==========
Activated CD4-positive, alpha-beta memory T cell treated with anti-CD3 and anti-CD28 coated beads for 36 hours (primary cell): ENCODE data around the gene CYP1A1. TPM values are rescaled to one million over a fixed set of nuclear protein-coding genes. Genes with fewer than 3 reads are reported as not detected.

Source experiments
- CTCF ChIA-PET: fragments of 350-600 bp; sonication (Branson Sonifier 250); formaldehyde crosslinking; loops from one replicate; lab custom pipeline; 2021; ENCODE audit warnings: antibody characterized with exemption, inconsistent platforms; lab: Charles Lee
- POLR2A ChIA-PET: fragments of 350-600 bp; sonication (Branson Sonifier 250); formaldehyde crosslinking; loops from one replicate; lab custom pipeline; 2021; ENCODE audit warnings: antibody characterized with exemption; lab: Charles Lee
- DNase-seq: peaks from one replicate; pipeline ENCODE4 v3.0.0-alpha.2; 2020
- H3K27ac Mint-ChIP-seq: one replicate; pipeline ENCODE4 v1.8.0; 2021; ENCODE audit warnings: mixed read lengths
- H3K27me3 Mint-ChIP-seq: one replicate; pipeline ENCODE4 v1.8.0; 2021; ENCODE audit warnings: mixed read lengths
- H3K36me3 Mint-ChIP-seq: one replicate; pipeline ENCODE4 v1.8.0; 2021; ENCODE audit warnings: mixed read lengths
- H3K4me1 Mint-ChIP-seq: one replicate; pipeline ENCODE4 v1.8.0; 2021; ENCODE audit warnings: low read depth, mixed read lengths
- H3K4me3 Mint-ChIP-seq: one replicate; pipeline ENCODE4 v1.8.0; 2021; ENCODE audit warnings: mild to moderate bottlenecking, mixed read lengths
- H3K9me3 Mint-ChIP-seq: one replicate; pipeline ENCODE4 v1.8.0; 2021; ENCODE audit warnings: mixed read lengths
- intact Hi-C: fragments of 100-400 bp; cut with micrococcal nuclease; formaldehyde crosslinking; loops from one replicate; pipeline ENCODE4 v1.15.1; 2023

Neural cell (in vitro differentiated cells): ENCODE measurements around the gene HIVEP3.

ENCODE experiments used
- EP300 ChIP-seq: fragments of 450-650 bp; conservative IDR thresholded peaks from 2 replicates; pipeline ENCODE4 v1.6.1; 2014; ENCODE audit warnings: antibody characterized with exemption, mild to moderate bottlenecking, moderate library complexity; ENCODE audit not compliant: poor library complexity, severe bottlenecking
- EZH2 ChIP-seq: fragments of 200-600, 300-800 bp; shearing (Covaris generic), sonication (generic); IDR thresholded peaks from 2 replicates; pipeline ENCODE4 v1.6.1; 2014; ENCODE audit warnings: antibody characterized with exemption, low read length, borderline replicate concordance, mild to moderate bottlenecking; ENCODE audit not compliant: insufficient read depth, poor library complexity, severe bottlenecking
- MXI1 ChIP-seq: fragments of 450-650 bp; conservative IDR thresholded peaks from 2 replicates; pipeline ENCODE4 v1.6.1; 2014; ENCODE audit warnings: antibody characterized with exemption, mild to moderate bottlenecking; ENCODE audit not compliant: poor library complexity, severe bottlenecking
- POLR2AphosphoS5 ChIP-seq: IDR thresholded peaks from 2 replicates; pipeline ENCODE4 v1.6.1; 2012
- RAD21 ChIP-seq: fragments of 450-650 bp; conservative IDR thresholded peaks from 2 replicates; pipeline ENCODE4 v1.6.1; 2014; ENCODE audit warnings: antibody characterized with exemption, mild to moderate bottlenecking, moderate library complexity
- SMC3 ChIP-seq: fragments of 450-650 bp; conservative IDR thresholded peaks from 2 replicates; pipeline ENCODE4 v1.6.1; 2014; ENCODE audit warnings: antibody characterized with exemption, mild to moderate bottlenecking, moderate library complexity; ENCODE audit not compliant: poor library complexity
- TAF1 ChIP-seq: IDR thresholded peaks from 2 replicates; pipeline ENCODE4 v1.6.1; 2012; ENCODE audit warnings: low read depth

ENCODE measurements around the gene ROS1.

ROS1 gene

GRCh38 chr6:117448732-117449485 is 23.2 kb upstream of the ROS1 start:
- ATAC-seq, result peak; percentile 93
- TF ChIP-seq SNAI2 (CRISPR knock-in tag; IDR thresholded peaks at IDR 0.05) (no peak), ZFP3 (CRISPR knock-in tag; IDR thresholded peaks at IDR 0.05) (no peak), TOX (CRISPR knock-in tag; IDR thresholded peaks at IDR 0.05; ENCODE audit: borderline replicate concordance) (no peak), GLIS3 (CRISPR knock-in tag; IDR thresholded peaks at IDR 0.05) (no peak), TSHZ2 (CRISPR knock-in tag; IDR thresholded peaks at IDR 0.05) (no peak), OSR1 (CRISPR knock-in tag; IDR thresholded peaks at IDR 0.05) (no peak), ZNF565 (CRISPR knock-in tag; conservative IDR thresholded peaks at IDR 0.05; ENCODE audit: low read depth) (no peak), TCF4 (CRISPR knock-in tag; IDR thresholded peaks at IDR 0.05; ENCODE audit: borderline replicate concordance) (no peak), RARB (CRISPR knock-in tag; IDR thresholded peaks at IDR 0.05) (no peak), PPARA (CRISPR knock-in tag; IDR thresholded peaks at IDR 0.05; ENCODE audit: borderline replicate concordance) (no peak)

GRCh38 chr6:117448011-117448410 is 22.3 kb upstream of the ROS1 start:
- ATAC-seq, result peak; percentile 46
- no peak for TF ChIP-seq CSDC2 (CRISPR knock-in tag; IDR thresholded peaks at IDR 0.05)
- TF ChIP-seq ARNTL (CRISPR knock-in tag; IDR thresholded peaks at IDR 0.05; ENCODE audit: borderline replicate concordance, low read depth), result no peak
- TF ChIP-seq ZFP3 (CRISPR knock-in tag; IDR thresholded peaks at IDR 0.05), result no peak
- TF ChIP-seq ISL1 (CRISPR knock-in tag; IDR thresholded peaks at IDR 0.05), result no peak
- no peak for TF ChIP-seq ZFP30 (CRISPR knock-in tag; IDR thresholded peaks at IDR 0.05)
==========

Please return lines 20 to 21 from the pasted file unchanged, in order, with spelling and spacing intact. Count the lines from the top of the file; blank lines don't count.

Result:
- SMC3 ChIP-seq: fragments of 450-650 bp; conservative IDR thresholded peaks from 2 replicates; pipeline ENCODE4 v1.6.1; 2014; ENCODE audit warnings: antibody characterized with exemption, mild to moderate bottlenecking, moderate library complexity; ENCODE audit not compliant: poor library complexity
- TAF1 ChIP-seq: IDR thresholded peaks from 2 replicates; pipeline ENCODE4 v1.6.1; 2012; ENCODE audit warnings: low read depth